My past works include:
(1) developing a random generation-growth methodology for reproducing microstructures of natural porous media with different morphologies (granular, fibrous and network, see Figure 1-b) [Phys. Rev. E, 2007; Int. J. Thermal Sci., 2007b; Int. J. Heat Mass Transfer, 2008];
(3) investigating the effects of structure morphology and phase interaction on the effective thermal, electrical and mechanical properties of composite materials and porous media [J. Colloids Interface Sci, 2007 a ; J. Appl Phys, 2007a &b; J. Comput. Phys., 2007b], with Figure 1-a demonstrating the effective thermal conductivity of two-phase composite materials for different microstructure morphologies;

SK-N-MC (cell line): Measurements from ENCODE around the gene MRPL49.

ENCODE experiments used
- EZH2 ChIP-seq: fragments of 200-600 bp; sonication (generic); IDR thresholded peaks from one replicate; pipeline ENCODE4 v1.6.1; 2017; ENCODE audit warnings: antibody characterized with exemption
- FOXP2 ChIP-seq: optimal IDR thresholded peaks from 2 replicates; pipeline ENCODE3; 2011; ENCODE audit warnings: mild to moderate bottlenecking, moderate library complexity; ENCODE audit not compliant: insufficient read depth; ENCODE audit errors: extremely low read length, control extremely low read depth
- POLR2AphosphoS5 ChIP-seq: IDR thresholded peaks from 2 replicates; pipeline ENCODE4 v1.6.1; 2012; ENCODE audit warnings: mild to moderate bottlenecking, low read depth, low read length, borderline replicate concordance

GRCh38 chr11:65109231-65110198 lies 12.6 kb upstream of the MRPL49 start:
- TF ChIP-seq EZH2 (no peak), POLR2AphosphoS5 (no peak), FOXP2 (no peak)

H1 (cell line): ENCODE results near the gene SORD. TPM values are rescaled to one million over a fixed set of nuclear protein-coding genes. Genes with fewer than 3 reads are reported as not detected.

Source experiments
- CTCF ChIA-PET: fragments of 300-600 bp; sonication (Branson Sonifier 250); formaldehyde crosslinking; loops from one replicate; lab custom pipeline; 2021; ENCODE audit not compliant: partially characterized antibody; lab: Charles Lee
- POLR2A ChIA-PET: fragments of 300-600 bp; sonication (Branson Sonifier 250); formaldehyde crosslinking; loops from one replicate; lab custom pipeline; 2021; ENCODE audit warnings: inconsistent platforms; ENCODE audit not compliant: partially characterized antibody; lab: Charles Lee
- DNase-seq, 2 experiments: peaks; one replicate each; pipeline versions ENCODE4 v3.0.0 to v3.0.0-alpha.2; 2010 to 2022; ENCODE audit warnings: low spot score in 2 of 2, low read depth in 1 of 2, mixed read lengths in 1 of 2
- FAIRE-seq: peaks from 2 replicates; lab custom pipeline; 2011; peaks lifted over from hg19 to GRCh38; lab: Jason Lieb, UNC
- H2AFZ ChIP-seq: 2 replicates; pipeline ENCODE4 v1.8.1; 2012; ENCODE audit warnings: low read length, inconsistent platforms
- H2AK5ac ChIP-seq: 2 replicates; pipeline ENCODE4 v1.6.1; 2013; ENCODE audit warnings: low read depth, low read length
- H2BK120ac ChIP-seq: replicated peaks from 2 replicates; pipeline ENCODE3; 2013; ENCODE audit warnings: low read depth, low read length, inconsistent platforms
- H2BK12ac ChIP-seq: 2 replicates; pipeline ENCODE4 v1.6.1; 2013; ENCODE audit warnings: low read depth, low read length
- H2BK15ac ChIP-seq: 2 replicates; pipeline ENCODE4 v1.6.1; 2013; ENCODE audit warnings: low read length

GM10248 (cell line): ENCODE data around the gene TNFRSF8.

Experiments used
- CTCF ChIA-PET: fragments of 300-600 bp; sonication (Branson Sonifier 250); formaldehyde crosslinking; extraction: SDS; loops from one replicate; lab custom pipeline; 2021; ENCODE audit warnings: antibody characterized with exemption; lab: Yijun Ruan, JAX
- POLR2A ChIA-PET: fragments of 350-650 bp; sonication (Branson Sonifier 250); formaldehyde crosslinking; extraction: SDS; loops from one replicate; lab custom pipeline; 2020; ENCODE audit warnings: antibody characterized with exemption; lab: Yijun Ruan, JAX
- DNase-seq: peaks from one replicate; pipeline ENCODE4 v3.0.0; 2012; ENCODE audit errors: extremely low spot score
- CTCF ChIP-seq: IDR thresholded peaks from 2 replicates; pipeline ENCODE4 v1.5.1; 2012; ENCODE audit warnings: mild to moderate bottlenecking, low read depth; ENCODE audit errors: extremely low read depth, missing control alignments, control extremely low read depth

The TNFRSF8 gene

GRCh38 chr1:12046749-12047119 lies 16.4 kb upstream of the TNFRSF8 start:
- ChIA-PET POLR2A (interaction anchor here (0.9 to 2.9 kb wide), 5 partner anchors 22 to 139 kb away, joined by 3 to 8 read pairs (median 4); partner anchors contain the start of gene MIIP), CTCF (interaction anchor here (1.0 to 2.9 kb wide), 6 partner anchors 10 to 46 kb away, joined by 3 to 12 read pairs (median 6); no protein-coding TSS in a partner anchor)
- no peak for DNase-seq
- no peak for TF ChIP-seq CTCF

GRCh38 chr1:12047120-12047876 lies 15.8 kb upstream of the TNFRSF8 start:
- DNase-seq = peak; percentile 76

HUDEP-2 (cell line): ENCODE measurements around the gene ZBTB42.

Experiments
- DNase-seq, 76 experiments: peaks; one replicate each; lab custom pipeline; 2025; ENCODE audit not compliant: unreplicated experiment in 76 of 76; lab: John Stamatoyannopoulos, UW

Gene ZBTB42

Future plans are (1) to develop the random generation method for complex multiscale microstructures of multiphase porous media; (2) to investigate the water, ions, concentration and thermal transports in micro fuel cell and biofuel; (3) to model the behavior of electroseismic responses in porous stratums for petroleum prospecting; (4) to study the phase distribution and interaction effects on the effective properties of nanomaterials and biomaterials for design and optimization of novel materials.
Figure 1: (a) The effective thermal conductivity of two-phase materials for different microstructure morphologies. The phase properties used in the two-dimensional modeling are =100 W/m K and =1 W/m K. (b) six compared microstructures. The upper three are granular, fibrous and network microstructures respectively, generated using my random generation-growth methods; the lower three are regular structures: spheres array, parallel mode and series mode respectively.
Micro- and nanoscale electro-kinetic transport